Guest Author - Mary Ellen Sweeney
One of the most famous of all of Ireland’s writers and dramatists is George Bernard Shaw. He was born in Dublin, on Jusly 26, 1856 to a mother who was a fine mezzo-soprano. She left her drunkard husband to follow her singing teacher to London. In 1876, Shaw gave up his job in a real estate agency in Dublin and joined her in England to follow his own dreams of a writing career.
A small legacy enabled him to take the time to write five novels over the next few years, but he found little success with any of them.
Through a series of political meetings and finding new friends among society’s left-thinking politicos, he was converted to socialism and vegetarianism and joined the Fabian Society. There, in spite of his natural tendency towards introversion and withdrawal, he was forced to become a public speaker. In 1885, a fellow Fabian persuaded "The Pall Mall Gazette" to employ Shaw as a book reviewer; at the same time he also became a notable music critic for "The Star."
His first really successful play was "Widowers' Houses" (1892), and this was the real beginning of his very prolific writing career. Early plays such as "Arms and the Man" and "Candida" displayed his great intellectual wit, but his first real hit, was the American run of "The Devil's Disciple" (1897).
In 1898, he married Charlotte Payne-Townsend, a rich Anglo-Irish Fabian who had previously nursed him through a series of illnesses. In 1906, they moved to Ayot St Lawrence in Hertfordshire in England.
History records for us his dramatic increase in popularity and fame even remembering that in 1904, King Edward VII laughed so much at "John Bull's Other Island" that he broke his seat at the Royal Court Theatre.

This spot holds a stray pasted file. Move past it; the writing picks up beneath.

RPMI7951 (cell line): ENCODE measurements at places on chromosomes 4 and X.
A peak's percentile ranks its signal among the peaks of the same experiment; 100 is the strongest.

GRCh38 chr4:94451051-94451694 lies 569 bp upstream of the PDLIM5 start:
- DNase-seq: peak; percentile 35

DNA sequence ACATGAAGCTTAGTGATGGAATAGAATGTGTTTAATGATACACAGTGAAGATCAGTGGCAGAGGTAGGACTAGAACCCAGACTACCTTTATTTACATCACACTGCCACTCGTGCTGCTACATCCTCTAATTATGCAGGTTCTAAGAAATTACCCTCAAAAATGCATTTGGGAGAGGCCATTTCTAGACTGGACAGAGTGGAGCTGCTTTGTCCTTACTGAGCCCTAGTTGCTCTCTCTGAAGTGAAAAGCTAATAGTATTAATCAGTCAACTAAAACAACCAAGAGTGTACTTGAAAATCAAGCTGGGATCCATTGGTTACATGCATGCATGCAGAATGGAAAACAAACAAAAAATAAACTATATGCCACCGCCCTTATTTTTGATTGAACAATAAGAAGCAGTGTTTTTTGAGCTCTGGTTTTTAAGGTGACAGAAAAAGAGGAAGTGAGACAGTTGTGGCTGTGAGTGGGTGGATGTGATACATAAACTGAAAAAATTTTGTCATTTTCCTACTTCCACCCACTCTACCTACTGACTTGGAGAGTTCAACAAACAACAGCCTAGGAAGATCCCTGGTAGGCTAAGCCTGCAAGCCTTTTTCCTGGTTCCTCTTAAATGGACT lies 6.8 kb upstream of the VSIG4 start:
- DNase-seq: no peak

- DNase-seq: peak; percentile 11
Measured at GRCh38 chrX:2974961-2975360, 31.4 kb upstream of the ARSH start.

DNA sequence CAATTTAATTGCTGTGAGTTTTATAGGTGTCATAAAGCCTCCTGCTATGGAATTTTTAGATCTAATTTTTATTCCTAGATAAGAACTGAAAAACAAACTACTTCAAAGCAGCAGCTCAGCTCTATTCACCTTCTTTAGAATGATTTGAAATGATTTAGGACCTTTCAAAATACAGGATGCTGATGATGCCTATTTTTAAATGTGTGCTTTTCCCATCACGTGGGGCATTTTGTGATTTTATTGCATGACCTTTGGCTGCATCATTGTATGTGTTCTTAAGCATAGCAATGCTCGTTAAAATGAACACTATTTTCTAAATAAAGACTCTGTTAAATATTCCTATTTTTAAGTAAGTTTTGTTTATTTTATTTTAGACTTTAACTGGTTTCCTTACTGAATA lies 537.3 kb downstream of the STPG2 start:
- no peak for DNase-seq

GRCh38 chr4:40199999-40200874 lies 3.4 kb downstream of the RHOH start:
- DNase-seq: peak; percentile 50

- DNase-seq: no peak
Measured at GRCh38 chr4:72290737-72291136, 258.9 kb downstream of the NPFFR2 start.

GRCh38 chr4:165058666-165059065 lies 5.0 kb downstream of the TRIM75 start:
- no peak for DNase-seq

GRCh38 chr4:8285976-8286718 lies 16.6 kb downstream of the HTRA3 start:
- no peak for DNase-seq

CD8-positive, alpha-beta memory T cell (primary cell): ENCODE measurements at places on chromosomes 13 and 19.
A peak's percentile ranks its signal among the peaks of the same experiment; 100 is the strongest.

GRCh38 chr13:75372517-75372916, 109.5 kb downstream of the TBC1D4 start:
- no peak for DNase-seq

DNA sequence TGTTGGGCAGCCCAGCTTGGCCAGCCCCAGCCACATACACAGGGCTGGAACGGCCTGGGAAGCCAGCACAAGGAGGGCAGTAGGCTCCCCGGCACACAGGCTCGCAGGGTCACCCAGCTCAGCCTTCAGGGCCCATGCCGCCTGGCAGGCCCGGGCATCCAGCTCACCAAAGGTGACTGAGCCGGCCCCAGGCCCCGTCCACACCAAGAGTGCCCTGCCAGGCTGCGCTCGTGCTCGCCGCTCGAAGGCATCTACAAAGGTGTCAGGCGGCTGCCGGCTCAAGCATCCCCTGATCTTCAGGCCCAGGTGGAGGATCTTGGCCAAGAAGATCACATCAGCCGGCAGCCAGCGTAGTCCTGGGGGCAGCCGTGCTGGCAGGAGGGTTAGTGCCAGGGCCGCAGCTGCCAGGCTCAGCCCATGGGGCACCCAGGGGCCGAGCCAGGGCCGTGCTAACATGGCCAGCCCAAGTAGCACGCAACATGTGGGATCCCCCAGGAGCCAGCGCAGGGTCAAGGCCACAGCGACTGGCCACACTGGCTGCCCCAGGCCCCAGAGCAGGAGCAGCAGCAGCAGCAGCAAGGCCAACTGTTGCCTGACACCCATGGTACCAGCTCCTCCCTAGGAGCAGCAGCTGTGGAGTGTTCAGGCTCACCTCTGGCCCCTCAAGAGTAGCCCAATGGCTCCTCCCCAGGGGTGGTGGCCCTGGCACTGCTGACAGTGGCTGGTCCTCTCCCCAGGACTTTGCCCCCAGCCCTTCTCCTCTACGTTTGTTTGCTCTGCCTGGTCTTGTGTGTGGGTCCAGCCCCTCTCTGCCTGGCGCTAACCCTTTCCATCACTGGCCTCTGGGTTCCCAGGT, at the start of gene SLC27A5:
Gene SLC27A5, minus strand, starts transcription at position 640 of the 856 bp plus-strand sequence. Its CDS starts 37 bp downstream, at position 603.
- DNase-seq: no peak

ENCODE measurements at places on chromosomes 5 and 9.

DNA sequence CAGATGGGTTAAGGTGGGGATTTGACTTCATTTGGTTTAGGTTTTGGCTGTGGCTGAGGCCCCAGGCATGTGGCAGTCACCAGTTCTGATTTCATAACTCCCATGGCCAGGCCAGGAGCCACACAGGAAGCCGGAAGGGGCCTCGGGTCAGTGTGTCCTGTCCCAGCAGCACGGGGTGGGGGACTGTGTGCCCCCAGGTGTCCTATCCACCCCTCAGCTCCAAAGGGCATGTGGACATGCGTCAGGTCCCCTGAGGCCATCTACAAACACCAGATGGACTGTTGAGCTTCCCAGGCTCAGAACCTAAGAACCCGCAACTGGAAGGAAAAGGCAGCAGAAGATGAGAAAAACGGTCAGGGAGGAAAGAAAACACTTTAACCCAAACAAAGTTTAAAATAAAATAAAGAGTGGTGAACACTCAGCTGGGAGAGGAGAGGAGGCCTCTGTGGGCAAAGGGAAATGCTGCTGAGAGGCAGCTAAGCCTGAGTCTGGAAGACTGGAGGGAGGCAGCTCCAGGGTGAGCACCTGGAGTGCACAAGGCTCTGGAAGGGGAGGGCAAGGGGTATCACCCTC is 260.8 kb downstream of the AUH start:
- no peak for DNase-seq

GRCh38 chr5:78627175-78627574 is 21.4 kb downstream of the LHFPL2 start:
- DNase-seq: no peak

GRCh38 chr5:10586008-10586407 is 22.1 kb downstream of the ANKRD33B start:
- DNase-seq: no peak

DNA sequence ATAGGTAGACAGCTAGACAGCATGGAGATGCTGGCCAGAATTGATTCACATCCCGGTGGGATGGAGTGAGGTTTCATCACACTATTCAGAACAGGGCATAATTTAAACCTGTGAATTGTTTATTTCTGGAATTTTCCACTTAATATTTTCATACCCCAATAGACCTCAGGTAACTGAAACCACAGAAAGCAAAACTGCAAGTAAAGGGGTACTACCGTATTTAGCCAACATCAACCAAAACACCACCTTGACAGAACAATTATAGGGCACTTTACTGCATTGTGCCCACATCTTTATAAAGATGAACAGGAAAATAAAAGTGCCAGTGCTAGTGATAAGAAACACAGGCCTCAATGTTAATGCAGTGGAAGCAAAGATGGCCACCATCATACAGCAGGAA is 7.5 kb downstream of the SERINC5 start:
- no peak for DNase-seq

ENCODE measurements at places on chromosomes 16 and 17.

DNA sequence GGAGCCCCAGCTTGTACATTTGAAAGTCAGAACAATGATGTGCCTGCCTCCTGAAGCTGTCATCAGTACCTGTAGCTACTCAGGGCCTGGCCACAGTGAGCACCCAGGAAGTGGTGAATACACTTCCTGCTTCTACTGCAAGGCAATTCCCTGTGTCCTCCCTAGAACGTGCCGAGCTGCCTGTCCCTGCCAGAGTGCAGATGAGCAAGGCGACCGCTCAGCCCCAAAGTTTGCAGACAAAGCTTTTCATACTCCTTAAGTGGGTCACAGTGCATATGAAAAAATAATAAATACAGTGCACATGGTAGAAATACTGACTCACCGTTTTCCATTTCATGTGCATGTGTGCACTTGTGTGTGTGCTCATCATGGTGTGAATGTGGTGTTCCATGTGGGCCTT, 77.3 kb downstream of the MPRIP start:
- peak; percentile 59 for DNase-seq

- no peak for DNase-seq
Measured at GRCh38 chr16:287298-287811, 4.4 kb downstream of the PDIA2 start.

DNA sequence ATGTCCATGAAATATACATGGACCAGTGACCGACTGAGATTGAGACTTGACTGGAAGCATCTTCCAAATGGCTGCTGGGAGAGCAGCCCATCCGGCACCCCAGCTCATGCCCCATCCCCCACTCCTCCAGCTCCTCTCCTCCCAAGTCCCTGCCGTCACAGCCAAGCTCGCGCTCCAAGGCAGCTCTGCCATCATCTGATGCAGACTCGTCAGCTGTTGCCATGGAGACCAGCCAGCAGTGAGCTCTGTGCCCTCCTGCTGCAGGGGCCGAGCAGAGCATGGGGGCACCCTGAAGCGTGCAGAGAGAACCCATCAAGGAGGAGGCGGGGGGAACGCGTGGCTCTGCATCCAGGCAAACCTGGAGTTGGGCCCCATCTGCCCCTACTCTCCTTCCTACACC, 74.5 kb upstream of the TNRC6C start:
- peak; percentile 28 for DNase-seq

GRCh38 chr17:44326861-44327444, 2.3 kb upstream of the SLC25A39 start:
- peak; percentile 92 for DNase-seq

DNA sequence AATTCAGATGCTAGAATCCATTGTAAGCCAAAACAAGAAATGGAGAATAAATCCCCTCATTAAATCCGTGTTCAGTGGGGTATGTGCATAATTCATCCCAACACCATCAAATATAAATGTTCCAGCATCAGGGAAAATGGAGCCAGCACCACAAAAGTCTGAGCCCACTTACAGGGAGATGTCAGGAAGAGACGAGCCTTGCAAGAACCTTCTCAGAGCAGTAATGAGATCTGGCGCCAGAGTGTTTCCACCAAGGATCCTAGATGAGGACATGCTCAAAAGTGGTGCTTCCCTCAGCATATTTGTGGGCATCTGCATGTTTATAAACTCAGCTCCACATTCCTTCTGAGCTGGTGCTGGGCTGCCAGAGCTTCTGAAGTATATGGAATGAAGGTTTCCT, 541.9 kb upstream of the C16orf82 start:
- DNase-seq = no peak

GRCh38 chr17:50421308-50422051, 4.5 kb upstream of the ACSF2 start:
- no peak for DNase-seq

This was followed by such notable works as "Man and Superman" (1905), "Major Barbara" (1905) and "The Doctor's Dilemna" (1906).
Perhaps the most famous or at least most commonly-known of Shaw’s works is the play "Pygmalion" (1914) which was destined fifty years later to enjoy renewed success as the stage and then film musical comedy "My Fair Lady."
Shaw's popularity suddenly suffered a nose-dive when,in a 1914 manifesto, "Common Sense about the War" (i.e. World War I) he suggested that soldiers of every army might be wiser to shoot their officers and thereby end the madness and tragedy of such brutality and mayhem as was taking place on the battle-fields of Europe, than to keep on obeying the orders of leaders who didn't know what they were doing and who often showed it by the stupidity of their actions and demands of the troops.
However, ex-servicemen enjoyed a revival of "Arms and the Man" in 1919, and subsequently he had further successes before receiving the Nobel Prize for Literature in 1925.
In his old age, Shaw remained vigorously controversial, showing that his power of intellect, his interest in politics and his willingness to be step "outside the box" were by no means diminishing as the years went by. He died at Ayot St Lawrence on 2nd November 1950.